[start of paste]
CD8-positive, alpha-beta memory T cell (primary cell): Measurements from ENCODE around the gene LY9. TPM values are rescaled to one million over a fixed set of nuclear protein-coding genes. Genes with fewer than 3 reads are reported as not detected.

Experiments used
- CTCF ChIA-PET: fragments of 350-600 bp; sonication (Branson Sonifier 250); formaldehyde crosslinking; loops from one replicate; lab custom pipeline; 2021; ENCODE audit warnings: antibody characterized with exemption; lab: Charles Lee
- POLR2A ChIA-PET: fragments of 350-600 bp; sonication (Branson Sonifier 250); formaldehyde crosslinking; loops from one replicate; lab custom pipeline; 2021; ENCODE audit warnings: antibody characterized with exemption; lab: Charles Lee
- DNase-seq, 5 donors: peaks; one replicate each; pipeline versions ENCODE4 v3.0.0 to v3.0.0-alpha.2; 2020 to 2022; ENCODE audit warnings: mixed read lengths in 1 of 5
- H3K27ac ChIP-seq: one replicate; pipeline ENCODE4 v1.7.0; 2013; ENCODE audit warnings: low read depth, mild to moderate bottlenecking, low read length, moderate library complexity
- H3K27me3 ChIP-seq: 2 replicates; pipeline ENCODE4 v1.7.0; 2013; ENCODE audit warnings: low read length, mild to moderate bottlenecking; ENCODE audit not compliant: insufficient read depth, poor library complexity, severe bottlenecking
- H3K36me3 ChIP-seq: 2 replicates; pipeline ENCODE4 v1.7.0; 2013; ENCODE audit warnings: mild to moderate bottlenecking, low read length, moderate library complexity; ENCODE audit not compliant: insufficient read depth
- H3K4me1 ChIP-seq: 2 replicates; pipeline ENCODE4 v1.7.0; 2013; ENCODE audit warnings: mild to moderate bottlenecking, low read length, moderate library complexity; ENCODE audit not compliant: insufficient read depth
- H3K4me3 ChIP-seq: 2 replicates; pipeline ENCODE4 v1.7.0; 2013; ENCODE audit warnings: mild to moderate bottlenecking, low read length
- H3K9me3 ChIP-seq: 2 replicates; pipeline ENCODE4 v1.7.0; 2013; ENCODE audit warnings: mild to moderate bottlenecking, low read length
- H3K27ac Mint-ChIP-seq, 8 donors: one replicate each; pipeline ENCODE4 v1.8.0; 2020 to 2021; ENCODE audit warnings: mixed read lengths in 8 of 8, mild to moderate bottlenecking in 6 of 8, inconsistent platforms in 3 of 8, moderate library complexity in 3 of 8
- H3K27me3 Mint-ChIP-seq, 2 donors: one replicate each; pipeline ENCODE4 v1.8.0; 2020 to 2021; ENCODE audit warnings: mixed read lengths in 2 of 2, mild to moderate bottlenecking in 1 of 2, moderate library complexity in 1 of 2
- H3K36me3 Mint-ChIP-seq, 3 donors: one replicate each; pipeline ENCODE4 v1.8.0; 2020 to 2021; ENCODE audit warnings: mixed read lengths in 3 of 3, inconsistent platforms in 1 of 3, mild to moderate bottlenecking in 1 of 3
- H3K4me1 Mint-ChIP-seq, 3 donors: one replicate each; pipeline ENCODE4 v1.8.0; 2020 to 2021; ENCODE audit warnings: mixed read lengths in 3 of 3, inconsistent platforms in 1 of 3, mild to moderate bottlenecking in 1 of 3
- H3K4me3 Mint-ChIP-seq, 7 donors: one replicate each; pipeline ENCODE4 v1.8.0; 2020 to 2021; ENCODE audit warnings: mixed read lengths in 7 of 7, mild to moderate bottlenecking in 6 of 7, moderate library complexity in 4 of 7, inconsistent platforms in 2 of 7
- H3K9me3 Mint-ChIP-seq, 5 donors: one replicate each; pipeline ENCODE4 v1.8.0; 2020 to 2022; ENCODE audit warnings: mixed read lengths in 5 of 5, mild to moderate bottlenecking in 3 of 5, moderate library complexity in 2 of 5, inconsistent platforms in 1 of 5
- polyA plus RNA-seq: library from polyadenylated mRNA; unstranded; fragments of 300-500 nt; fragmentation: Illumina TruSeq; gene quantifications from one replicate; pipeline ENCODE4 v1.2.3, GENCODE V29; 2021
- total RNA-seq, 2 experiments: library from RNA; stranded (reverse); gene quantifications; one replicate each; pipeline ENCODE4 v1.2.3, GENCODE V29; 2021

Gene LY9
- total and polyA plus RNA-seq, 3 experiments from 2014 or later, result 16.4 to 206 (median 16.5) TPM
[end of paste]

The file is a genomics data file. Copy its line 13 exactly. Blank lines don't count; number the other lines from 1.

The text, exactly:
- H3K27me3 Mint-ChIP-seq, 2 donors: one replicate each; pipeline ENCODE4 v1.8.0; 2020 to 2021; ENCODE audit warnings: mixed read lengths in 2 of 2, mild to moderate bottlenecking in 1 of 2, moderate library complexity in 1 of 2